The Invisible Hand Is a Gentle Hand
By Sharon Harris
September 14, 1998
The enemies of freedom have always maligned the free market. They have perpetuated myths like "dog-eat-dog capitalism," "survival of the fittest," "the law of the jungle." Robber barons. Heartless monopolies. A ruthless Wall Street fleecing a helpless Main Street.
We must speak out for the free market and individual liberty.
The great economist Adam Smith wrote that a free society operates as if "an invisible hand" directs people's actions — in such a way as to serve the interest of the whole society.
That invisible hand is a gentle one. A free market is a gentle market. A free society is a gentle society. A cooperative, compassionate, and generous society. An abundant and tolerant society.
David Friedman, in his book The Machinery of Freedom, notes that there are only three ways to get something: (1) by trading, (2) by receiving a gift (from love or friendship), or (3) by force ("do what I want or I'll shoot you"). Honest, peaceful people operate in the first two ways. Criminals and the state operate by force, aggression, coercion.
The gentle invisible hand vs. the visible fist of force.
You want to see dog-eat-dog? Look at the Waco massacre of the Branch Davidians. Look at the Ruby Ridge shooting of Vicki Weaver. Look at an IRS audit. We don't have a dog-eat-dog business world; we have a dog-eat-dog government.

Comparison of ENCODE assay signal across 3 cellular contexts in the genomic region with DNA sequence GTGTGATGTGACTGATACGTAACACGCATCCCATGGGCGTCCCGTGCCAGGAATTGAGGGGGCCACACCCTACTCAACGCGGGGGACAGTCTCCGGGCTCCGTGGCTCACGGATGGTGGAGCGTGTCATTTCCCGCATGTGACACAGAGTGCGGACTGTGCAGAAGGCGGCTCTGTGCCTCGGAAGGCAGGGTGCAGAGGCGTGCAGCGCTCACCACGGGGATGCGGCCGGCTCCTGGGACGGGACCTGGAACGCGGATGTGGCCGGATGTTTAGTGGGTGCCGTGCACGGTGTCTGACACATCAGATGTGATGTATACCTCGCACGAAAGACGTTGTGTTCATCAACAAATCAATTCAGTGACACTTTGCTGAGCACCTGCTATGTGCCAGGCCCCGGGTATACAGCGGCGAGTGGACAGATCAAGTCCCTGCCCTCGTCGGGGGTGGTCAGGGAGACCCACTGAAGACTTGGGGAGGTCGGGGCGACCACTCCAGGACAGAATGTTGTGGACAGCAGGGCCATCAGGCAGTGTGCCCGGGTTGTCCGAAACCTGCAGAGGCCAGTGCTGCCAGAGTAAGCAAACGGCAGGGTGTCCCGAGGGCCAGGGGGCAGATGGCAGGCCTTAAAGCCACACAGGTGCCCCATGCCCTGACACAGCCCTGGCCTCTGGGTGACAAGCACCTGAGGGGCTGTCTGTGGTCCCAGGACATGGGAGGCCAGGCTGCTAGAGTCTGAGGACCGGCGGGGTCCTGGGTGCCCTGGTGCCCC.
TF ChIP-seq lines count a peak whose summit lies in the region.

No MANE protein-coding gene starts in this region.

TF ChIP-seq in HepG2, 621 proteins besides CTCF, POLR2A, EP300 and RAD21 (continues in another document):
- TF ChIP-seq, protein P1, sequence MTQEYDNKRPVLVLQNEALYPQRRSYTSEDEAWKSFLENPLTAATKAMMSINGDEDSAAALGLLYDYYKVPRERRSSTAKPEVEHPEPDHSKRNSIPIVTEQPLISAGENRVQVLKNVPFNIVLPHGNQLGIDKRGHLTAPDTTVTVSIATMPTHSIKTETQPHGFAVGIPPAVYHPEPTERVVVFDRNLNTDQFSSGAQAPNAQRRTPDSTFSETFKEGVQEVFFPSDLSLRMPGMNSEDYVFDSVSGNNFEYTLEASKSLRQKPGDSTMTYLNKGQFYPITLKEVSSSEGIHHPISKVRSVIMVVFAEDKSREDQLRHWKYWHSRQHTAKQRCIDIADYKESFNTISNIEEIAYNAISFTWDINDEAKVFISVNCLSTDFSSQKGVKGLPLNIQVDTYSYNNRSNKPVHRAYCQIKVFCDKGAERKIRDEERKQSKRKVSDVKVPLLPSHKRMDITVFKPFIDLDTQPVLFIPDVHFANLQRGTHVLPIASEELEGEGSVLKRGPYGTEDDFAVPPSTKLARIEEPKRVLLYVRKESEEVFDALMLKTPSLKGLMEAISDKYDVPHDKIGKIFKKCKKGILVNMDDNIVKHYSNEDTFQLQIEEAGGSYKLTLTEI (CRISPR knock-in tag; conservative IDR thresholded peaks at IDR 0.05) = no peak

Dog-eat-dog is defined as "ruthless or savage competition." This is an absurd description of the free market.
And besides, it's unfair to dogs.
In truth, the marketplace has a civilizing, humanizing effect. If honesty didn't exist, the marketplace would invent it, because it's the most successful way to do business. In the free market we see, not a survival of the fittest, but a survival of the kindest. Survival of the most cooperative. Survival of the friendliest. A gentle Darwinism, if you will.
In a free society, the most considerate prosper. As Thomas Sowell says, "Politeness and consideration for others is like investing pennies and getting dollars back." A smile has currency.
There are built-in incentives in the marketplace for service, courtesy, respect. The invisible hand becomes a friendly handshake between cooperating adults. As John Stossel pointed out in his ABC special, "Greed," notice how — when you purchase something at a store — the clerk says, "Thank you," and you say "Thank you" as well? It's a mutually beneficial exchange, and both parties are better off.
Let's look more closely at cooperation. The gentle invisible hand vs. the visible fist of government
Here's a question for you: Would you rather visit Wal-Mart or the Department of Motor Vehicles? Of course, at the DMV you get something free — free grief, at no extra charge.
At the Smith Food King market, when there are more than three people in line, they open a new register. At the Post Office, when there are more than three people in line, two of the clerks go to lunch.